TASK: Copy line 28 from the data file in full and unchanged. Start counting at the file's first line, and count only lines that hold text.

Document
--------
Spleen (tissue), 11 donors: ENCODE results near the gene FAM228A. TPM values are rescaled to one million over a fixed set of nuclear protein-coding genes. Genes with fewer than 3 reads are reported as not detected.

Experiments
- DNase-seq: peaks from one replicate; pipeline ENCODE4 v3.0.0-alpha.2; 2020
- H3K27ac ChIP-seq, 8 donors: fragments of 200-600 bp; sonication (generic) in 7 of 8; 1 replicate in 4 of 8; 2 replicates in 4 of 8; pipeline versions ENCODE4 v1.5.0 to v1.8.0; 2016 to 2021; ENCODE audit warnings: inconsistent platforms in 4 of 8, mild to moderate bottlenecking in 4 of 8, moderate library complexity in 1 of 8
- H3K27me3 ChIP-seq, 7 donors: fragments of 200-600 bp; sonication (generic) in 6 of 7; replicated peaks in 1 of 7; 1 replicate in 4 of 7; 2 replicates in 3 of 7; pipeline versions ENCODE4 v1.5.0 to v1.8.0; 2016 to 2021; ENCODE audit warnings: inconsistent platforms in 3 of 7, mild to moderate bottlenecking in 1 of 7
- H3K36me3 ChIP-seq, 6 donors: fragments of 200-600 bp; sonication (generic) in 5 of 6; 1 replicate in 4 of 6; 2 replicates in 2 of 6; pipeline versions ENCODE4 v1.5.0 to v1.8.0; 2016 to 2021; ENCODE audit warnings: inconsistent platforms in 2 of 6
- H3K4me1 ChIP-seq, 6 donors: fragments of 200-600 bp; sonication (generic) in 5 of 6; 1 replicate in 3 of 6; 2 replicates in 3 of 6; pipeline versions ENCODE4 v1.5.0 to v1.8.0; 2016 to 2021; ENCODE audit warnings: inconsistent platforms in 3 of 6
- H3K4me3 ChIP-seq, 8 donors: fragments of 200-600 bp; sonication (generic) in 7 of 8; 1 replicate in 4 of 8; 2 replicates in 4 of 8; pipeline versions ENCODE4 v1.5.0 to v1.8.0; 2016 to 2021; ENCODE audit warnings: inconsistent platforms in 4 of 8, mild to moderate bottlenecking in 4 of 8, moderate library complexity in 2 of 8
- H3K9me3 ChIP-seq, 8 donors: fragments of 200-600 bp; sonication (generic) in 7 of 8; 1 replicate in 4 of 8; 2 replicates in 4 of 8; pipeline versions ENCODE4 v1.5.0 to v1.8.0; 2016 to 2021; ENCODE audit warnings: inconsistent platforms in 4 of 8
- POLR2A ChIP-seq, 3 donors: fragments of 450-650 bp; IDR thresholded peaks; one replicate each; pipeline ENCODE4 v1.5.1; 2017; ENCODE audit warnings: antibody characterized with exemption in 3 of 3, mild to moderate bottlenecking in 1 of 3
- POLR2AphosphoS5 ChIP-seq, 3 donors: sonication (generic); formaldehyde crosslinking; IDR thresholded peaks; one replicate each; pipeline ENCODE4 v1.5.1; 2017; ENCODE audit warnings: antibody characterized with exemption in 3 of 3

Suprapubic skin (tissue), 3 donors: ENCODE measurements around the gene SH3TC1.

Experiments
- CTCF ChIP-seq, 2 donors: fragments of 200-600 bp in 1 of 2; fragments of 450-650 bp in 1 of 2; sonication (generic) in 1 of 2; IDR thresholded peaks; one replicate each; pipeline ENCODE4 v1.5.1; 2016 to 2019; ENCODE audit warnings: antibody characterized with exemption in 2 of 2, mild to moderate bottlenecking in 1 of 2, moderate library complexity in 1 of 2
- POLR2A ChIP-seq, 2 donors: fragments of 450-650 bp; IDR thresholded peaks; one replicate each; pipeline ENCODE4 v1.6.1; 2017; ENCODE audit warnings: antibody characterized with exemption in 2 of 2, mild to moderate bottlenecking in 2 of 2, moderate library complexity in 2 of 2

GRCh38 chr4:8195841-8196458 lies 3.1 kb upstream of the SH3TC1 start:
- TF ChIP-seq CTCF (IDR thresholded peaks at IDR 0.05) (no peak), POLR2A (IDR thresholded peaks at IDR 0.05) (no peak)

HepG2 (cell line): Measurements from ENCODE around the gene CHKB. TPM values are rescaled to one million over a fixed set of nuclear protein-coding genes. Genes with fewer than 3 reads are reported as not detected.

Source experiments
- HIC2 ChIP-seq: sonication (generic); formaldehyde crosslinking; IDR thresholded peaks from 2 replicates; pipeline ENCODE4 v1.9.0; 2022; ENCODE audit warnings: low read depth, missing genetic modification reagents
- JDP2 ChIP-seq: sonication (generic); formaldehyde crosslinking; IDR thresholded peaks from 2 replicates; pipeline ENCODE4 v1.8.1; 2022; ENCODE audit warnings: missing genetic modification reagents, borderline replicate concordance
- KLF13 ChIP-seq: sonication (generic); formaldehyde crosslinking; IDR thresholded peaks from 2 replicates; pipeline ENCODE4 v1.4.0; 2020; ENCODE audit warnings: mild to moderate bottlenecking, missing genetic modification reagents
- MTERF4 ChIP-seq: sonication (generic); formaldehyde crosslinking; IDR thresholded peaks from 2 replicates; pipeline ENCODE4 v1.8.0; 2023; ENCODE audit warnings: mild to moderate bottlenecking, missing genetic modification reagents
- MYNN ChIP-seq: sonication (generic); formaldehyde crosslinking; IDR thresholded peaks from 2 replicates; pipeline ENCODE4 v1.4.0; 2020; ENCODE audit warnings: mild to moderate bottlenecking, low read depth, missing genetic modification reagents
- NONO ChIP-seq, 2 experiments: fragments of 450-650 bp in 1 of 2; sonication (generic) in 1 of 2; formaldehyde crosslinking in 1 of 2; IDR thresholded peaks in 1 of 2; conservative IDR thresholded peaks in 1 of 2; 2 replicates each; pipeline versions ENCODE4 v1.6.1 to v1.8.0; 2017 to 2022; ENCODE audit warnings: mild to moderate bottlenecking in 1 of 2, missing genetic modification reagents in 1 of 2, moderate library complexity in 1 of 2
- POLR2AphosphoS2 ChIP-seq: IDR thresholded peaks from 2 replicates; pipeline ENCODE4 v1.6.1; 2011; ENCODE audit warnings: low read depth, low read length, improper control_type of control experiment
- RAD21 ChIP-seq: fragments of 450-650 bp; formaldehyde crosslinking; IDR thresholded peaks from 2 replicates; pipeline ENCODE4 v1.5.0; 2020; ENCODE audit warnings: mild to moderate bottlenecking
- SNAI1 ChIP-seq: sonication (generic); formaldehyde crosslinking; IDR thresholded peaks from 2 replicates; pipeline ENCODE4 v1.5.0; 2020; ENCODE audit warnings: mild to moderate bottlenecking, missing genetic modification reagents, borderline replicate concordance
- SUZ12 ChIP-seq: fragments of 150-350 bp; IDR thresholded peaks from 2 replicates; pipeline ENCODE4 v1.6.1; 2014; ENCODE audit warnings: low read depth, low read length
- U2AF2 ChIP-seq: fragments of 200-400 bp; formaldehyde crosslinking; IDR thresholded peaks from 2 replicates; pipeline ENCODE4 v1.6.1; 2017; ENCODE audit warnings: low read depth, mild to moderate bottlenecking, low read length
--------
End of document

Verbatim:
- SNAI1 ChIP-seq: sonication (generic); formaldehyde crosslinking; IDR thresholded peaks from 2 replicates; pipeline ENCODE4 v1.5.0; 2020; ENCODE audit warnings: mild to moderate bottlenecking, missing genetic modification reagents, borderline replicate concordance